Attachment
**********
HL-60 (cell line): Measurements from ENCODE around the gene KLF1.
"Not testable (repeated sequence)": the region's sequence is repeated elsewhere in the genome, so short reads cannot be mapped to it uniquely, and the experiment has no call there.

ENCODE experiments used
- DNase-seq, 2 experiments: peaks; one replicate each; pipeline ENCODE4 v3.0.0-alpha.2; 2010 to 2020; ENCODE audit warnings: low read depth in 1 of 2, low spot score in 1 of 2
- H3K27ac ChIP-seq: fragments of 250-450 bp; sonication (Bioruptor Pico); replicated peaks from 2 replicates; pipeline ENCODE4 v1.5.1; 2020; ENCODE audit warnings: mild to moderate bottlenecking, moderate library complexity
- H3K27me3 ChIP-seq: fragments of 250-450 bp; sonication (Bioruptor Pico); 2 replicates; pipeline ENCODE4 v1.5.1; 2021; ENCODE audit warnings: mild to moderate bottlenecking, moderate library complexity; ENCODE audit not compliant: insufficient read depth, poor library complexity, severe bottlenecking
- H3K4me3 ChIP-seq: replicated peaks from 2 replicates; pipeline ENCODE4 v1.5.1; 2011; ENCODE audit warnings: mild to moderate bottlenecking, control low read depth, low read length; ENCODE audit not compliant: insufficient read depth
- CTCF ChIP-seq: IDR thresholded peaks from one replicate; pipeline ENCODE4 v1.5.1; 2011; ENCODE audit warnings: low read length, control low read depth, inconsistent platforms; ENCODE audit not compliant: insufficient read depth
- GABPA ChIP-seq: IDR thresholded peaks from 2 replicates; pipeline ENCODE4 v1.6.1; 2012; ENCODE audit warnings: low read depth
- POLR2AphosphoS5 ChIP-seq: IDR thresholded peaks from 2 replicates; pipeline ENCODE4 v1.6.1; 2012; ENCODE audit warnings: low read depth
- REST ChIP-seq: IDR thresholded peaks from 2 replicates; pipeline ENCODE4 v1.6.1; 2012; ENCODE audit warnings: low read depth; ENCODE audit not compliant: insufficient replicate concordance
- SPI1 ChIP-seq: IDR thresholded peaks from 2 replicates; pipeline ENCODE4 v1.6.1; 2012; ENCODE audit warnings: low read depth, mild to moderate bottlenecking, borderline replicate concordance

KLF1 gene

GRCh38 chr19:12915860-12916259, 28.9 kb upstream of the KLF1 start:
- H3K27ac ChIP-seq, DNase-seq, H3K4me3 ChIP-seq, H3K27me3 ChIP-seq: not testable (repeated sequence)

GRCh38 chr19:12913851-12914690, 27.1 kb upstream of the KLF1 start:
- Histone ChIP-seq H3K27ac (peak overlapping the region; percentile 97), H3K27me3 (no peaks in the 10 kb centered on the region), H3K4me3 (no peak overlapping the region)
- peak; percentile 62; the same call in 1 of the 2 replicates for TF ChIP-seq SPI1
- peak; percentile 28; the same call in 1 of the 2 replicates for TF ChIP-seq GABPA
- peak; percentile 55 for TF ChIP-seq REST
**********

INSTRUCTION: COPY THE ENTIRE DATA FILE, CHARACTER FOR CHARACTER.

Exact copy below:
HL-60 (cell line): Measurements from ENCODE around the gene KLF1.
"Not testable (repeated sequence)": the region's sequence is repeated elsewhere in the genome, so short reads cannot be mapped to it uniquely, and the experiment has no call there.

ENCODE experiments used
- DNase-seq, 2 experiments: peaks; one replicate each; pipeline ENCODE4 v3.0.0-alpha.2; 2010 to 2020; ENCODE audit warnings: low read depth in 1 of 2, low spot score in 1 of 2
- H3K27ac ChIP-seq: fragments of 250-450 bp; sonication (Bioruptor Pico); replicated peaks from 2 replicates; pipeline ENCODE4 v1.5.1; 2020; ENCODE audit warnings: mild to moderate bottlenecking, moderate library complexity
- H3K27me3 ChIP-seq: fragments of 250-450 bp; sonication (Bioruptor Pico); 2 replicates; pipeline ENCODE4 v1.5.1; 2021; ENCODE audit warnings: mild to moderate bottlenecking, moderate library complexity; ENCODE audit not compliant: insufficient read depth, poor library complexity, severe bottlenecking
- H3K4me3 ChIP-seq: replicated peaks from 2 replicates; pipeline ENCODE4 v1.5.1; 2011; ENCODE audit warnings: mild to moderate bottlenecking, control low read depth, low read length; ENCODE audit not compliant: insufficient read depth
- CTCF ChIP-seq: IDR thresholded peaks from one replicate; pipeline ENCODE4 v1.5.1; 2011; ENCODE audit warnings: low read length, control low read depth, inconsistent platforms; ENCODE audit not compliant: insufficient read depth
- GABPA ChIP-seq: IDR thresholded peaks from 2 replicates; pipeline ENCODE4 v1.6.1; 2012; ENCODE audit warnings: low read depth
- POLR2AphosphoS5 ChIP-seq: IDR thresholded peaks from 2 replicates; pipeline ENCODE4 v1.6.1; 2012; ENCODE audit warnings: low read depth
- REST ChIP-seq: IDR thresholded peaks from 2 replicates; pipeline ENCODE4 v1.6.1; 2012; ENCODE audit warnings: low read depth; ENCODE audit not compliant: insufficient replicate concordance
- SPI1 ChIP-seq: IDR thresholded peaks from 2 replicates; pipeline ENCODE4 v1.6.1; 2012; ENCODE audit warnings: low read depth, mild to moderate bottlenecking, borderline replicate concordance

KLF1 gene

GRCh38 chr19:12915860-12916259, 28.9 kb upstream of the KLF1 start:
- H3K27ac ChIP-seq, DNase-seq, H3K4me3 ChIP-seq, H3K27me3 ChIP-seq: not testable (repeated sequence)

GRCh38 chr19:12913851-12914690, 27.1 kb upstream of the KLF1 start:
- Histone ChIP-seq H3K27ac (peak overlapping the region; percentile 97), H3K27me3 (no peaks in the 10 kb centered on the region), H3K4me3 (no peak overlapping the region)
- peak; percentile 62; the same call in 1 of the 2 replicates for TF ChIP-seq SPI1
- peak; percentile 28; the same call in 1 of the 2 replicates for TF ChIP-seq GABPA
- peak; percentile 55 for TF ChIP-seq REST